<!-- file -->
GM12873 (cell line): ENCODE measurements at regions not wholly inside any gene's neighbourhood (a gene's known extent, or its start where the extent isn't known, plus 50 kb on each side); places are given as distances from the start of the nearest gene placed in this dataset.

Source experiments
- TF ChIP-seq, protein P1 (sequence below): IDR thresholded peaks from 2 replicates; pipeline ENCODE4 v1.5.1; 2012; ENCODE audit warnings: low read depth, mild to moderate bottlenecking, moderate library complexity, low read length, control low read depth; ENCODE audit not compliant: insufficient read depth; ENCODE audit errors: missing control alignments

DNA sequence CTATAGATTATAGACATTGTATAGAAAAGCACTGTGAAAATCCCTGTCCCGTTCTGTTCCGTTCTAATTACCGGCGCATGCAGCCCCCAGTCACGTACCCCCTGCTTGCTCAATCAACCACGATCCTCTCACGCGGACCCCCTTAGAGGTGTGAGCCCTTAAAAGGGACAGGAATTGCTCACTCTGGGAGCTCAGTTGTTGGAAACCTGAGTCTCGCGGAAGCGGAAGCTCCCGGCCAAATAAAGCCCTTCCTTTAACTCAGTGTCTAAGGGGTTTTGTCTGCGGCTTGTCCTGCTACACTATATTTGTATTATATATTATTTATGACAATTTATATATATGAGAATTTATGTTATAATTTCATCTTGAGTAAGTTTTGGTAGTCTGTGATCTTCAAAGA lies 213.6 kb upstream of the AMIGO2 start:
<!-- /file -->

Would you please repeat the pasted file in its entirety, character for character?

GM12873 (cell line): ENCODE measurements at regions not wholly inside any gene's neighbourhood (a gene's known extent, or its start where the extent isn't known, plus 50 kb on each side); places are given as distances from the start of the nearest gene placed in this dataset.

Source experiments
- TF ChIP-seq, protein P1 (sequence below): IDR thresholded peaks from 2 replicates; pipeline ENCODE4 v1.5.1; 2012; ENCODE audit warnings: low read depth, mild to moderate bottlenecking, moderate library complexity, low read length, control low read depth; ENCODE audit not compliant: insufficient read depth; ENCODE audit errors: missing control alignments

DNA sequence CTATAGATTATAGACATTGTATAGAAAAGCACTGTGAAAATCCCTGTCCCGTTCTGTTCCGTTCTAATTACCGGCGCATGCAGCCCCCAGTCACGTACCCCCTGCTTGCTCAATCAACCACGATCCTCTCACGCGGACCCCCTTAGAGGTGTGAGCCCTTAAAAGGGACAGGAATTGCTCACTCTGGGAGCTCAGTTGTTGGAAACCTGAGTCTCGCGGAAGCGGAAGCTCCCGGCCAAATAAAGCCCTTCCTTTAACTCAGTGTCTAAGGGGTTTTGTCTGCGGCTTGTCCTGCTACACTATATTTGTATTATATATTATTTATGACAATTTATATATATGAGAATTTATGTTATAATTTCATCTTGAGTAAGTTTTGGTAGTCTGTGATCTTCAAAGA lies 213.6 kb upstream of the AMIGO2 start: